The UK is a treasure trove of scenic walking trails, each steeped in history and natural beauty. From ancient pathways to coastal routes, these walks offer an unforgettable experience for outdoor enthusiasts. Let’s explore some of the most scenic long-distance walks that showcase the diverse and enchanting landscapes of this remarkable island nation.

Offa’s Dyke Path:

Stretching for 177 miles along the border between England and Wales, Offa’s Dyke Path offers a glimpse into the region’s rich history. Walkers can follow the ancient earthwork, traversing rolling hills, picturesque villages, and medieval castles. The trail showcases breathtaking views of the surrounding countryside, making it a captivating journey through time.

Highlights: Tintern Abbey ruins, Hay-on-Wye (town of books), panoramic views from Hatterall Ridge, Iron Age hill forts, and the charming market town of Montgomery.

Pembrokeshire Coast Path:

Hugging the rugged coastline of Pembrokeshire, this 186-mile trail is a haven for nature lovers. Walkers are treated to dramatic cliffs, hidden coves, pristine beaches, and abundant wildlife. The path winds through charming fishing villages, offering opportunities to indulge in local delicacies and immerse in the vibrant coastal culture.

Highlights: St. David’s Cathedral, picturesque harbour towns (Tenby, Solva), boat trips to Skomer Island (for puffins), imposing sea stacks, and seal-watching opportunities.

Hadrian’s Wall Path:

This iconic 84-mile trail follows the course of Hadrian’s Wall, a UNESCO World Heritage Site built by the Romans. Walkers can explore well-preserved ruins, forts, and museums, gaining insights into Roman life and engineering. The trail traverses diverse landscapes, including rolling hills, rugged terrain, and charming villages, providing a unique blend of history and natural beauty.

Highlights: Housesteads Roman Fort, Vindolanda (excavated Roman settlement), Steel Rigg (stone circle), and views of rolling countryside.

Snowdonia Slate Trail:

Delving into the heart of Snowdonia National Park, this 83-mile trail traces the region’s industrial heritage. Walkers can discover abandoned quarries, impressive slate mines, and remnants of the once-thriving slate industry. The trail winds through picturesque valleys, alongside sparkling lakes, and offers stunning vistas of Snowdonia’s majestic peaks.

Highlights: Dinorwic Quarry (vast slate quarry), National Slate Museum, Gelert’s Grave (legendary dog’s resting place), Dolmelynllyn Estate (historic house), and views of Snowdon (Yr Wyddfa, in Welsh).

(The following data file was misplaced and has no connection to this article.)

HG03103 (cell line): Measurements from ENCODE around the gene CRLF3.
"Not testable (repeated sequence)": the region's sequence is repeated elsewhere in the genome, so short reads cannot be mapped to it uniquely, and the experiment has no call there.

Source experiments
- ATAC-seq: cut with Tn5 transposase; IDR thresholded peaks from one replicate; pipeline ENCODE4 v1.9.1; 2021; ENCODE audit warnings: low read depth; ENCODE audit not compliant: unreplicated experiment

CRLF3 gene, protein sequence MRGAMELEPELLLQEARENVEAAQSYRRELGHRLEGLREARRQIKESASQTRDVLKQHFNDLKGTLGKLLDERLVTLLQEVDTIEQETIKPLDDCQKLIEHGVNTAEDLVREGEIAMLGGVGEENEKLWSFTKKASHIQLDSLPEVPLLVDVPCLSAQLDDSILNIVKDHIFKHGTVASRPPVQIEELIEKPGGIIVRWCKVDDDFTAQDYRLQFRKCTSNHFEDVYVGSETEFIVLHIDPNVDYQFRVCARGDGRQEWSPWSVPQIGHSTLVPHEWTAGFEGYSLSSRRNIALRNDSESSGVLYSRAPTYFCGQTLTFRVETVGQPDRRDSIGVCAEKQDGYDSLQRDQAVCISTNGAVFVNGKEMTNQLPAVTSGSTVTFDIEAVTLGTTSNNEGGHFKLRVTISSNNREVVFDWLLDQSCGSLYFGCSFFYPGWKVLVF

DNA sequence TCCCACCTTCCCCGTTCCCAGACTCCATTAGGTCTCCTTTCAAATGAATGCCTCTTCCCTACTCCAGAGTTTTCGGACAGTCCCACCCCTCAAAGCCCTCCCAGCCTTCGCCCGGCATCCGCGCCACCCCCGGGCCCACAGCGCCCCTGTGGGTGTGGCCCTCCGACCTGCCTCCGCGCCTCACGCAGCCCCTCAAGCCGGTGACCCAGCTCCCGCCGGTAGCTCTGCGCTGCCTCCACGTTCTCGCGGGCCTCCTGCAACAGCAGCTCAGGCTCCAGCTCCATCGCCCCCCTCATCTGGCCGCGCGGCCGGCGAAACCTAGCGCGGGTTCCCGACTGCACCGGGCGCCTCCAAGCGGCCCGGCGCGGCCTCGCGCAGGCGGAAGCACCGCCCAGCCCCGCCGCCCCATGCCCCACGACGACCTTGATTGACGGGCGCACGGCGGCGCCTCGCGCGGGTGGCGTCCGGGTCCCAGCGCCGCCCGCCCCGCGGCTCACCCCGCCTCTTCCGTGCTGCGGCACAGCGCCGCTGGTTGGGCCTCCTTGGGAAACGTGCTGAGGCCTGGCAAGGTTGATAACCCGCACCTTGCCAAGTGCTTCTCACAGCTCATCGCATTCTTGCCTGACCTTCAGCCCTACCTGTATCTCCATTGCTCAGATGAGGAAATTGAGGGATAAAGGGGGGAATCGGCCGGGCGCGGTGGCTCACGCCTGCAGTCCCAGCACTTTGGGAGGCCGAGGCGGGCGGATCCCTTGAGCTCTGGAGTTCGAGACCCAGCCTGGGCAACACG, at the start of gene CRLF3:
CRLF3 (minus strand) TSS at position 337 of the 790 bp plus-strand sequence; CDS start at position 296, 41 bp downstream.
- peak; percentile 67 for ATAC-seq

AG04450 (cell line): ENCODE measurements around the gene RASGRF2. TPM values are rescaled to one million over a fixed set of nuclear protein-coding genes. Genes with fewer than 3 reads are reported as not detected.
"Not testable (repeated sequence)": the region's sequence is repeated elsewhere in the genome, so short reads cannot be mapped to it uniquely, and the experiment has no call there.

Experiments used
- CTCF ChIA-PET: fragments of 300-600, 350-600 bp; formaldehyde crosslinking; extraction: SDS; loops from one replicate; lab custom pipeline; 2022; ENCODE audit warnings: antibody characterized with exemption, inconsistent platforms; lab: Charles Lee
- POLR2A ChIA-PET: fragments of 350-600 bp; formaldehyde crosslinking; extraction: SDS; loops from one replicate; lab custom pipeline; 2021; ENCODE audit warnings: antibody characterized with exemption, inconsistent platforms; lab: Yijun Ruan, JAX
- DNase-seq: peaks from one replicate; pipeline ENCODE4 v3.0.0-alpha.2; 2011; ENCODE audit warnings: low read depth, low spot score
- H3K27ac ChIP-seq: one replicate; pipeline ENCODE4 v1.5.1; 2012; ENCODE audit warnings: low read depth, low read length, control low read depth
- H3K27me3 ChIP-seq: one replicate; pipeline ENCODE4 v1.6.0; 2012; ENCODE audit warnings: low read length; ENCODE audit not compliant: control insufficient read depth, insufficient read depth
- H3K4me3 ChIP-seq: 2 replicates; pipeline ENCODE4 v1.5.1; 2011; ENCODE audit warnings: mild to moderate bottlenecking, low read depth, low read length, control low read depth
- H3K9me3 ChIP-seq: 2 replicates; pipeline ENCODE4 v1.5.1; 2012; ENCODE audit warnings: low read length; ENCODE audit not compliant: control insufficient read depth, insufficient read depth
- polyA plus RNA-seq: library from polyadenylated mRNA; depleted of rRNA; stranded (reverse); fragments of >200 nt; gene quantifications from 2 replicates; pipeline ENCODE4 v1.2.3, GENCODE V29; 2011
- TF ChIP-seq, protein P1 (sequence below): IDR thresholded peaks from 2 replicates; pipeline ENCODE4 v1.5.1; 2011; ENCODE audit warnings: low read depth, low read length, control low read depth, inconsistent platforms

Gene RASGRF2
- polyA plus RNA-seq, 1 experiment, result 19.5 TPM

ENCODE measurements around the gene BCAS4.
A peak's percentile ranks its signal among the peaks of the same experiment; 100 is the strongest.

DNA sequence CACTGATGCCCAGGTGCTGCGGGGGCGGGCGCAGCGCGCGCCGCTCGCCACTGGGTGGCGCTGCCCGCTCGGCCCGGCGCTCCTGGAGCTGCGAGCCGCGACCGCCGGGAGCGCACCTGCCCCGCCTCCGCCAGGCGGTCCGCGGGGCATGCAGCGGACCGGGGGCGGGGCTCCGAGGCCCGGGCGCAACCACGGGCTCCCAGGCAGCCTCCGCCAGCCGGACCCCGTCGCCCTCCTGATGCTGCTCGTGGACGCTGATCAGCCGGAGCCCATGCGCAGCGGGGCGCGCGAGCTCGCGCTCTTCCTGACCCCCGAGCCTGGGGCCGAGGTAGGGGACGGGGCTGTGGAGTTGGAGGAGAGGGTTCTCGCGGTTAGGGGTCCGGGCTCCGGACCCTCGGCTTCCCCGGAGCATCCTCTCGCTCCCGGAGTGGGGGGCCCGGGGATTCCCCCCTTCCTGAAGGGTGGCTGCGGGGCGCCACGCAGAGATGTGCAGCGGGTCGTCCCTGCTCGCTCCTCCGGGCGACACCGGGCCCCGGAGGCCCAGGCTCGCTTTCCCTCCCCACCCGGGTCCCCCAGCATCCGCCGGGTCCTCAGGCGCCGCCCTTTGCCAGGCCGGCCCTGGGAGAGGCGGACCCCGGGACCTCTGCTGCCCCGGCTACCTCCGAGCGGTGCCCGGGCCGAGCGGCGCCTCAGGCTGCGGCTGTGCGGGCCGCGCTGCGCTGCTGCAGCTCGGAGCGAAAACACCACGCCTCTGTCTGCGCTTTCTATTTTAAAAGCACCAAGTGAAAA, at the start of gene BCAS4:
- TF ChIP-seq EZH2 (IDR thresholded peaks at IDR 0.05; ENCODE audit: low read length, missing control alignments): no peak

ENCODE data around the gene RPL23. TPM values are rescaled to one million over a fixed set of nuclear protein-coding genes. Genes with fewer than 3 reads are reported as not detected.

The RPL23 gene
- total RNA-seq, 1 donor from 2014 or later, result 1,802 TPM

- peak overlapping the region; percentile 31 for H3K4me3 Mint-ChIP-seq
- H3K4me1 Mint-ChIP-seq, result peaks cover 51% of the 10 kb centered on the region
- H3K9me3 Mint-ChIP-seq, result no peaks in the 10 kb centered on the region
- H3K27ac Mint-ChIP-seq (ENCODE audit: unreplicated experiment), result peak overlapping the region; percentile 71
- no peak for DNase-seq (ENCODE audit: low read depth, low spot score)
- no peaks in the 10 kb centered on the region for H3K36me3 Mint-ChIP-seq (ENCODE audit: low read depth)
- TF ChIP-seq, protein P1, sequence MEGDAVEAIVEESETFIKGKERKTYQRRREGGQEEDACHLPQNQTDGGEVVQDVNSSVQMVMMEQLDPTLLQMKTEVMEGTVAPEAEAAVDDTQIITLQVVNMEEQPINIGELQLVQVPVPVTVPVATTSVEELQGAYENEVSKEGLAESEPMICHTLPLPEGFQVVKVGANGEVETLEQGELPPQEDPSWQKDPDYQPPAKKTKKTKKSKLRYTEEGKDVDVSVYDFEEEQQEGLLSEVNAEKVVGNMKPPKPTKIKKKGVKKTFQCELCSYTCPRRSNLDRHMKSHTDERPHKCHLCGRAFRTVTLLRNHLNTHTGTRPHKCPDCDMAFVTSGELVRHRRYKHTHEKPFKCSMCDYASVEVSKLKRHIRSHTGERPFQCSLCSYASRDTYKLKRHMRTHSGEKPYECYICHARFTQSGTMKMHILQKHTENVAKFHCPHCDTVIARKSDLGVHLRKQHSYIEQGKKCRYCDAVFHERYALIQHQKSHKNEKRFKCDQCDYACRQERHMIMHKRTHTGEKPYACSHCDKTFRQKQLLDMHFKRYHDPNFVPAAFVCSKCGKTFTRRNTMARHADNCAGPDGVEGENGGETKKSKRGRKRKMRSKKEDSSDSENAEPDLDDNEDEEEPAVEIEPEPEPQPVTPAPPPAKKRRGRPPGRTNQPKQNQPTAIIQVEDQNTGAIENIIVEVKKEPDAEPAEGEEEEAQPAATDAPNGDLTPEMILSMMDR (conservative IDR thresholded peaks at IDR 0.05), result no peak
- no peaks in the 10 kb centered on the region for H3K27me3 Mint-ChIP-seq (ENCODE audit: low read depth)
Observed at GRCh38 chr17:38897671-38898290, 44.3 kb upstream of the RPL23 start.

Glyndŵr’s Way:

Named after the Welsh hero Owain Glyndŵr, the Glyndŵr’s Way 135-mile explores the remote and unspoiled landscapes of Mid Wales. Walkers can immerse in tranquil forests, traverse open moorlands, and discover hidden waterfalls. The trail offers a sense of adventure and solitude, allowing walkers to connect with nature and experience the untamed beauty of Wales.

Highlights: Machynlleth (historic town with Owain Glyndŵr Centre), Pistyll Rhaeadr (tallest single drop waterfall in Wales), Llyn Clywedog (reservoir), peaceful woodlands, and expansive moorlands.

Cotswold Way:

Meandering for 102 miles through the picturesque Cotswold Hills, the Cotswold Way showcases the region’s quintessential English charm. Walkers can wander through charming villages built with honey-coloured stone, visit historic sites, and admire rolling hills adorned with grazing sheep. The trail offers a delightful mix of culture, history, and scenic landscapes, making it a popular choice for walkers seeking a quintessential English experience.

Highlights: Broadway Tower (folly with panoramic views), Chipping Campden (historic market town), Sudeley Castle (Tudor castle with gardens), Painswick Rococo Garden, and ancient woodlands.

West Highland Way:

This 96-mile West Highland Way winds its way through Scotland’s rugged highlands, offering breath-taking views of lochs, glens, and mountains. From the shores of Loch Lomond to the foot of Ben Nevis, Britain’s highest peak, the West Highland Way is a challenging yet rewarding adventure for experienced hikers. The trail offers a true taste of Scotland’s wild beauty and rich heritage.

Highlights: Loch Lomond, Rannoch Moor, Glencoe (dramatic valley), Devil’s Staircase (steep ascent), and Fort William (outdoor activity hub).

Coast to Coast Walk:

This 192-mile trail traverses England from St. Bee’s on the Irish Sea to Robin Hood’s Bay on the North Sea. The Coast to Coast walk is a challenging yet rewarding trek that showcases the diverse landscapes of England, from the rugged Lake District to the rolling Yorkshire Dales.

Highlights: Lake District fells, Hardraw Force (waterfall behind a pub), Tan Hill Inn (highest pub in England), Richmond Castle (Norman fortress), and Robin Hood’s Bay (charming coastal village).


Embarking on a long distance walk is an opportunity to explore the UK’s diverse landscapes, uncover its rich history, and immerse in its vibrant culture. Whether you’re seeking challenging hikes or leisurely. Lace up your boots, pack your backpack, and set off on an unforgettable adventure through the UK’s most scenic walks.

Please note that each trail has its unique terrain and difficulty levels. It’s essential to research and choose a trail that suits your fitness level and experience. Celtic Trails Walking Holidays can help advise and support you in organising your next long distance walk. Contact us for more details.

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